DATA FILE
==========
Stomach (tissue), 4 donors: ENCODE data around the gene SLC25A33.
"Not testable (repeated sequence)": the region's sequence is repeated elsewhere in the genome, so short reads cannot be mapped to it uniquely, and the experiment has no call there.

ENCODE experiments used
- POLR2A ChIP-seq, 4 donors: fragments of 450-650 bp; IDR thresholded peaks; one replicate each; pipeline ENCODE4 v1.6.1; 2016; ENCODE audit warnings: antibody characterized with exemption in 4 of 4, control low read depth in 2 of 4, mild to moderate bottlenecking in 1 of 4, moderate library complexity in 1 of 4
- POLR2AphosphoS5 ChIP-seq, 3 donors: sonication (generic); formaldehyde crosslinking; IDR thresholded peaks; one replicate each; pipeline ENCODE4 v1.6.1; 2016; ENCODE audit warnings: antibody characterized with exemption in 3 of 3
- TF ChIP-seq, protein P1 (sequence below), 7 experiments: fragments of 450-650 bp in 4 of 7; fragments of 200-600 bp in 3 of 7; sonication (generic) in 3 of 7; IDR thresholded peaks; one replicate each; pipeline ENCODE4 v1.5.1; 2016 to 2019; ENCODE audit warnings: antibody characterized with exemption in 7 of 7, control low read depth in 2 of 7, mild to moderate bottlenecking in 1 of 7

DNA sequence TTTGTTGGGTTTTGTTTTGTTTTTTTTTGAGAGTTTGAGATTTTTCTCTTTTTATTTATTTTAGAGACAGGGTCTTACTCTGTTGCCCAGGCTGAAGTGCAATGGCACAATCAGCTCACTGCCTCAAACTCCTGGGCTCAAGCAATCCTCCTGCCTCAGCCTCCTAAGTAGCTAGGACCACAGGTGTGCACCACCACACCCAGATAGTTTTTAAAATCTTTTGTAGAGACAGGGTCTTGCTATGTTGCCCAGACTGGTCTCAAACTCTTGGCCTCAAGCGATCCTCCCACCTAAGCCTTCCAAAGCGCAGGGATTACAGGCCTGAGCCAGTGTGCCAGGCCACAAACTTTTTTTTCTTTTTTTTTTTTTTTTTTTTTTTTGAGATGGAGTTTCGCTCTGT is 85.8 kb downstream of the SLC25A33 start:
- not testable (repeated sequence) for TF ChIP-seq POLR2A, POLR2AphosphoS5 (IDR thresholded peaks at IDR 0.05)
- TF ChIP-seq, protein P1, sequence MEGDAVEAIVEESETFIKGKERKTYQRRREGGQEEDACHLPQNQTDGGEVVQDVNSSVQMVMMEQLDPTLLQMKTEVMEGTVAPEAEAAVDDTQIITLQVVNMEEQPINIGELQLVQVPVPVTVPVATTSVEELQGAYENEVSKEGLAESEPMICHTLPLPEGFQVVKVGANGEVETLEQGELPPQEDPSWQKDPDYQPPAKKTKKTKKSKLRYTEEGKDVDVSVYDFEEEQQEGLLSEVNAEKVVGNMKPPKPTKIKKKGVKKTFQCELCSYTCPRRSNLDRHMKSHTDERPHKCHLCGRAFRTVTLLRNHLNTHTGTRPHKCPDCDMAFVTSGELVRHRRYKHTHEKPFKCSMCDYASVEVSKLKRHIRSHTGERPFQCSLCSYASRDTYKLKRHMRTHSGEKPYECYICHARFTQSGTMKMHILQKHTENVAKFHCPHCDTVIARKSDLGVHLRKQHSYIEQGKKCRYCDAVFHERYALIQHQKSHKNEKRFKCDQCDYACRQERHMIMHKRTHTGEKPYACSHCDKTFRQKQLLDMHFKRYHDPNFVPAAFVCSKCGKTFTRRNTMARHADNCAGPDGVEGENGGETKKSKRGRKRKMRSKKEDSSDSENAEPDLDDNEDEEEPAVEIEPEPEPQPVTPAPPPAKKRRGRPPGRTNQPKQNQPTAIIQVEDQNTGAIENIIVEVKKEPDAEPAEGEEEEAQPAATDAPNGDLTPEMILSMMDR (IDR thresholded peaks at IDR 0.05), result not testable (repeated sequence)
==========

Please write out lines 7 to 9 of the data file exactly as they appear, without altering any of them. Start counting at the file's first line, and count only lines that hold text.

DNA sequence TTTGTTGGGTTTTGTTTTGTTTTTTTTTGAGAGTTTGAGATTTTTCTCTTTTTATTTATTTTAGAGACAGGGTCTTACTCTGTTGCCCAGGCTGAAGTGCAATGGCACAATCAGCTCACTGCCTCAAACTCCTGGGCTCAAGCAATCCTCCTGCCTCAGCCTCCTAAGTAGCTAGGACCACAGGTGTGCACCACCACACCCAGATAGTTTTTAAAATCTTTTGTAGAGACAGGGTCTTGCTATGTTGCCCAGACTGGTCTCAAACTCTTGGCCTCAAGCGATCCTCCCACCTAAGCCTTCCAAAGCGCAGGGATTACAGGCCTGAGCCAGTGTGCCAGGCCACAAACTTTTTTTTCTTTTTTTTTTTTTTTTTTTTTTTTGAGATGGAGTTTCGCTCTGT is 85.8 kb downstream of the SLC25A33 start:
- not testable (repeated sequence) for TF ChIP-seq POLR2A, POLR2AphosphoS5 (IDR thresholded peaks at IDR 0.05)
- TF ChIP-seq, protein P1, sequence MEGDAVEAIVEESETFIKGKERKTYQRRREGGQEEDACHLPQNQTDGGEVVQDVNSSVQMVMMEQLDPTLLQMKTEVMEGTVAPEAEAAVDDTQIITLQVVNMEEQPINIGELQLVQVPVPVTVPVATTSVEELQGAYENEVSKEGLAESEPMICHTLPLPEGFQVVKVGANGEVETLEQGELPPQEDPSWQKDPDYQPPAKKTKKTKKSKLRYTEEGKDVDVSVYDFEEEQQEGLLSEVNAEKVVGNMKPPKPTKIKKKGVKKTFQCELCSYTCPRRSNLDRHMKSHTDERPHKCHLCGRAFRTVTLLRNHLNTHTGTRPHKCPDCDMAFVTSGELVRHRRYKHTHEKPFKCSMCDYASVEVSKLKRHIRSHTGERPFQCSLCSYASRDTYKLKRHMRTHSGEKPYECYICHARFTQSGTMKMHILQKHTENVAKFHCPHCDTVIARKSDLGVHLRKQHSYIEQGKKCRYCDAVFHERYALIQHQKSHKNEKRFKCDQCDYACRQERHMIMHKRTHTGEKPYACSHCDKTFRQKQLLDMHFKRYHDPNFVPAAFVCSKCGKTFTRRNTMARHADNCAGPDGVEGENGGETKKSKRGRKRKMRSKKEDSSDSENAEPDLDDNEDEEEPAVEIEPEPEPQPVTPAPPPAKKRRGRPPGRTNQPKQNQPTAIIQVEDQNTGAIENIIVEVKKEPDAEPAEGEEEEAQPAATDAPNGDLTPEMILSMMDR (IDR thresholded peaks at IDR 0.05), result not testable (repeated sequence)